The QUEBEC GOVERNMENT DECIDED Thursday to call on the army to help assure public safety in a tense situation arising from the terrorist kidnappings of James Richard Cross and Pierre Laporte.
The QUEBEC GOVERNMENT DECIDED Thursday to call on the army to help assure public safety in a tense situation arising from the terrorist kidnappings of James Richard Cross and Pierre Laporte. The decision was made at an hour-long Quebec cabinet meeting and after discussion with police authorities "with the aim of assuring the safety of the people and public buildings", sad a spokesman for Premier Robert Bourassa.
Except for last Oct. 7 when Montreal's police force was on strike, it was the first time since the Second World War the armed forces had been called on for protective duties in Quebec province.
The two kidnappings carried out last week by separatist revolutionaries-Mr.Cross Oct. 5, and Mr. Laporte last Saturday-had placed heavy demands on the energies of police forces. Concern of public welfare and safety caused Mr. Bourassa to call for military support for the law-enforcement agencies.
Suspense over the fate of Mr. Cross, the British trade commissioner, and Mr. Laporte, the Quebec minister of labour and immigration, went relieved Thursday, with government and terrorist negotiators spaced 160 miles apart-one here, the other in Quebec City. Both victims are 49.
Robert Lemieux, 29-year-old legal representative of the terrorist Front de Liberation du Quebec, refused Wednesday to follow Robert Demers, 32, when the government negotiator left Montreal for Quebec City. Both men are Montreal lawyers.
Mr. Demers accompanied Premier Bourassa and cabinet members who had held emergency sessions here after Mr. Laporte was kidnapped outside his home in suburban St. Lambert, across the St. Lawrence River from the island of Montreal.
Mr. Laporte was abducted before the eyes of his wife and a nephew 40 minutes after expiration of the "deadline" set by the FLQ on the life of Mr. Cross and shortly after rans on demands were turned down in a radio-television broadcast by Jerome Choquette, Quebec justice minister.
The FLQ, however, announced later it had not carried out the death threat against the British diplomat and both the victims would be freed unharmed provided the authorities released 23 "political prisoners" and acceded to other demands, including a $500,000 "tax" in gold bullion. The prisoners were to be given a plane for transport either to Cuba or Algeria.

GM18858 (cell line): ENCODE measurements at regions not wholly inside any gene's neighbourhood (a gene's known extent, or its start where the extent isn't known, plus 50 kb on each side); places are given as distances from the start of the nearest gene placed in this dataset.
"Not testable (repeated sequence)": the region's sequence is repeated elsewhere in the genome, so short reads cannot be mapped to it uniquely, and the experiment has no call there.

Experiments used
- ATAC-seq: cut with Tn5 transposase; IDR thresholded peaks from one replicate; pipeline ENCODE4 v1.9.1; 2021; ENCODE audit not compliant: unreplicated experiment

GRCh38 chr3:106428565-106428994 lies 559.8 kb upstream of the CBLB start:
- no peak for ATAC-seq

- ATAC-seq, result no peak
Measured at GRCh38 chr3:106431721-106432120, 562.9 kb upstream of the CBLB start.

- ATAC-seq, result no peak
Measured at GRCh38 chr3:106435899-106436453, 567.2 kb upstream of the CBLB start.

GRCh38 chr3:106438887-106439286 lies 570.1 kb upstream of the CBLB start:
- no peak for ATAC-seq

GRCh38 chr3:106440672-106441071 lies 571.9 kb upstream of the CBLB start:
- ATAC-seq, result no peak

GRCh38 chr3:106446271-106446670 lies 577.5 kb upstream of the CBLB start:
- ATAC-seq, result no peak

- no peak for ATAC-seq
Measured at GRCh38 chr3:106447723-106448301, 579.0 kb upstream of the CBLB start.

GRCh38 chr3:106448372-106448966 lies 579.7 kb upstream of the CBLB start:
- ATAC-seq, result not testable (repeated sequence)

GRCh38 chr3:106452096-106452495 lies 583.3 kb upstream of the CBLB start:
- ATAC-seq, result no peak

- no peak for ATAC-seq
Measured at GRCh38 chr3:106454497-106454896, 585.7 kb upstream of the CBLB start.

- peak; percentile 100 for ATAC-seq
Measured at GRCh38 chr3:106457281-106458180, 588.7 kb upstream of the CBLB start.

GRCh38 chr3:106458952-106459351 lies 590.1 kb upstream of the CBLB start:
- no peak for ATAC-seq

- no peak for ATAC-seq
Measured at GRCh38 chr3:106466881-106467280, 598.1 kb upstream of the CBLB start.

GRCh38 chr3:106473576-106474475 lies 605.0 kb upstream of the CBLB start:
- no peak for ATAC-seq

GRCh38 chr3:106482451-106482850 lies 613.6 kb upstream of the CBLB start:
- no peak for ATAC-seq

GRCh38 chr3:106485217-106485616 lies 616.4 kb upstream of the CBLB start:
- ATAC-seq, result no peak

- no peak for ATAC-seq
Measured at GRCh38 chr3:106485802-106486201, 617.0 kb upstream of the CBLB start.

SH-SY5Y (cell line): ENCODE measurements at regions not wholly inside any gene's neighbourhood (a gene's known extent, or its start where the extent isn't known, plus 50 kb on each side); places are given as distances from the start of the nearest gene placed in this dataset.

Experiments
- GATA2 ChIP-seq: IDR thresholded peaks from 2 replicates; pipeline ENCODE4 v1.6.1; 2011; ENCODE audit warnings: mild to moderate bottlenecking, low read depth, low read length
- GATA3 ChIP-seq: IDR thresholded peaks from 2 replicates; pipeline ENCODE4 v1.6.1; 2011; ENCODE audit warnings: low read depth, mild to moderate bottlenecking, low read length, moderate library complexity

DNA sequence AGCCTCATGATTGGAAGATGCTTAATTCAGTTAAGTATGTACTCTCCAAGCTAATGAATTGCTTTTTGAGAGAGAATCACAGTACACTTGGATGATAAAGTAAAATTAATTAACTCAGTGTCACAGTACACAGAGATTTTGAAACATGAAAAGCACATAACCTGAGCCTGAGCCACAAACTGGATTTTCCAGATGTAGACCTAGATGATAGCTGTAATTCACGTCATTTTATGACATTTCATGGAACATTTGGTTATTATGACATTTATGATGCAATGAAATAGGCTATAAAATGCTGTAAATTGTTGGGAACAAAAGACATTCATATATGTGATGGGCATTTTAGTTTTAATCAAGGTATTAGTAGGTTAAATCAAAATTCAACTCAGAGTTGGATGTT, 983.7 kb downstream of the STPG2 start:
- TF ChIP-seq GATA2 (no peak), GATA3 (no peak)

Premier Bourassa went on the radio for a three-minute broadcast Sunday night, calling for negotiations with the FLQ and demanding proof that the two victims were alive-proof that was promptly forthcoming in the FLQ's now-familiar mode of communication by communiques left in trash cans, phone booths and, once, under a rug.
Mr. Bourassa's decision to call in the army would probably have come as more of a surprise except that soldiers are already guarding public figures in Ottawa and were much in evidence at the opening of the federal Parliament Tuesday.
And Prime Minister Trudeau announced Thursday in the Commons he has cancelled his visit to the Soviet Union, which had been scheduled to begin Monday. An information also said the prime minister would not attend, as planned, a Liberal party fund-raising dinner in Montreal Sunday night.
Former prime minister Diefenbaker charged in the Commons the government was "abdicating its responsibility for the protection of diplomats .. by allowing Quebec to take over negotiations for the return of Mr. Cross, who-like Mr. Laporte-is a family man and widely known by his nickname, Jasper.
Mr. Diefenbaker's charge came in an exchange with Mr. Trudeau over the possibility of the government giving police emergency powers, possibly under the War Measures Act.
Mr. Trudeau said his cabinet had considered emergency powers but no decision had yet been taken and he would be glad to hear opinions from the former Progressive Conservative party leader and other party leaders.
The white House and the United States justice department have warned top government officials and members of Congress they may become targets for abduction by revolutionaries.
William B. Saxbe, a Republican senator from Ohio, suggested that the only way to halt "political blackmail" before it erupts in the U.S. is to enact legislation that would make it a federal crime for any official to give in to such blackmail.
Last Thursday, the U.S. senate passed a bill making the assassination, kidnapping or assault of a member of Congress a federal offence punishable by life imprisonment or death.
The Times of London proposes that kidnapping should be added to the list of universal crimes involving a "pledge by all participating states not to receive and harbour kidnappers who arrive within their frontiers."
"If any state broke the pledge it should then risk the kind of sanctions already envisaged for countries that harbour hijackers."